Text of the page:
Chocolate products are the most widely spread type of dessert and snack that is available around the globe. Chocolate is made from cacao beans obtained from the Theobroma cacao, an indigenous tree in South America.
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Cacao crop production is intimately tied to climate change as a consequence of deforestation and land clearing. Moreover, the cacao generates environmental impacts which fuel climate change as a result of the production of chocolate following the production of the raw material cacao, which also exerts a net negative carbon footprint.
Where does chocolate originate?
Cacao is predominantly cultivated in regions that surround the equator in humid climate conditions. The major producers and exporters of cacao beans are the Ivory Coast, Indonesia, Ecuador, Nigeria, and Brazil. In 2016, the annual production of cacao beans what's 4.25 million tonnes.
The worldwide sale of chocolate was estimated to be worth more than $101 billion in 2015; with Europe accounting for 45% of global consumption. In sum, the global production of cacao beans increased by 32% in 2014 from 2000 to 4.5 million tonnes - while the land-use footprint of cacao plantations grew by 37 percent - from 7.6 to 10.4 million hectares.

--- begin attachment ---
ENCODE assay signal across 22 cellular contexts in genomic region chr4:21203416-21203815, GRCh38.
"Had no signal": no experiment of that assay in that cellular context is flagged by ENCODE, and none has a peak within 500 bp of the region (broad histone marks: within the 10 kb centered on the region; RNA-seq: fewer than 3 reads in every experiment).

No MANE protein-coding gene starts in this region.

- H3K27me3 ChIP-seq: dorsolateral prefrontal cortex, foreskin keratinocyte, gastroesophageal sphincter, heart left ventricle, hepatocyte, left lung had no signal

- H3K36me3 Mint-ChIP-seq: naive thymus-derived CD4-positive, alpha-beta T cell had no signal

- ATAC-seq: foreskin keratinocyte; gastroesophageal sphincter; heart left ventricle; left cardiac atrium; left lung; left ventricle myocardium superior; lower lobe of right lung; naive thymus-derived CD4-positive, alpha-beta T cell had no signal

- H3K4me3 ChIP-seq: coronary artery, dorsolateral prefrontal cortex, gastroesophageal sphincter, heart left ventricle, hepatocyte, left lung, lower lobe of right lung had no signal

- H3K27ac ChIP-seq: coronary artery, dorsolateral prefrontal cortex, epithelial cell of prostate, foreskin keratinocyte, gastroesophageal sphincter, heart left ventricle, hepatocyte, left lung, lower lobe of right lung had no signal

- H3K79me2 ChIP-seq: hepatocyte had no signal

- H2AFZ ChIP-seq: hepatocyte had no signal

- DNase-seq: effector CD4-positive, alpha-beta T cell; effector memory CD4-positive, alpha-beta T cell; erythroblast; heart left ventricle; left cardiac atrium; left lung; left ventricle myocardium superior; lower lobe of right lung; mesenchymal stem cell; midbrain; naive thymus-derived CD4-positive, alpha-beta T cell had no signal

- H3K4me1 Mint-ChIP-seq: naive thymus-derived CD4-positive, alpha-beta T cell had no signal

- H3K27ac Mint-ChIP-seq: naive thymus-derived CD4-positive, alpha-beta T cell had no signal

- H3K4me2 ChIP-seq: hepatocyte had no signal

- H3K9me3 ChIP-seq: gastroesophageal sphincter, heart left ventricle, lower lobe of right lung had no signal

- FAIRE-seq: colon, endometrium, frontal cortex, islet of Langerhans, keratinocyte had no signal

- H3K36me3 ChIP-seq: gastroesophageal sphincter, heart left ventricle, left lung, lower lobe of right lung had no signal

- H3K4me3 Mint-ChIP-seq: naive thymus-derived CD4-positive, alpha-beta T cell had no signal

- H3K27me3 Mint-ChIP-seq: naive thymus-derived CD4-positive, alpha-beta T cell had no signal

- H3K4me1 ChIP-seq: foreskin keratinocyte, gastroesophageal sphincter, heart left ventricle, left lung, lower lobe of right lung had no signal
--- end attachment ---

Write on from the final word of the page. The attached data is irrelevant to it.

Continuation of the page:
Chocolate production: the impact on the climate
To date, there have been few studies of the environmental and climate impacts of chocolate. A study in 2018 assessed the environmental impacts of the production and consumption of chocolate products in the UK. This study assessed the life cycle environmental impacts associated with chocolate consumption in the UK. The results demonstrated that:
- The global warming potential (GWP) of chocolate ranges from 2.9–4.2 kg CO2 eq./kg
- 10,000 l of water is needed to produce a kilogram of chocolate.
- Cacao production increases total GWP by 3–4 times due to land-use change associated with its cultivation
- Reducing energy consumption in milk production by 20% and supplementing cows feed with linseeds could reduce the GWP by 14 to 19%
Indeed, an average 40-gram bar of chocolate will carry a carbon footprint of approximately 200 grams or five kilograms of carbon per kilogram of chocolate. This increases to 300 grams for a bar of dark chocolate as a result of its greater cacao content. Despite the high consumption of chocolate, a significant quantity is wasted; In the UK, an estimated 18,000 tonnes of chocolate and sweets are disposed of annually. This avoidable chocolate wastage is responsible for approximately 90,000 tonnes of greenhouse gas emissions.
Greenhouse gas emissions from human activity result in a blanket effect on the earth, trapping the sun’s heat and raising temperatures. Climate records show a warming trend however climate change does not necessarily result in blanket warming effects across the globe; changes to the climate can include a sharp rise in extreme weather, with increases in lightning strikes, rain, cold waves, flooding, as well as decreased tropical cyclones.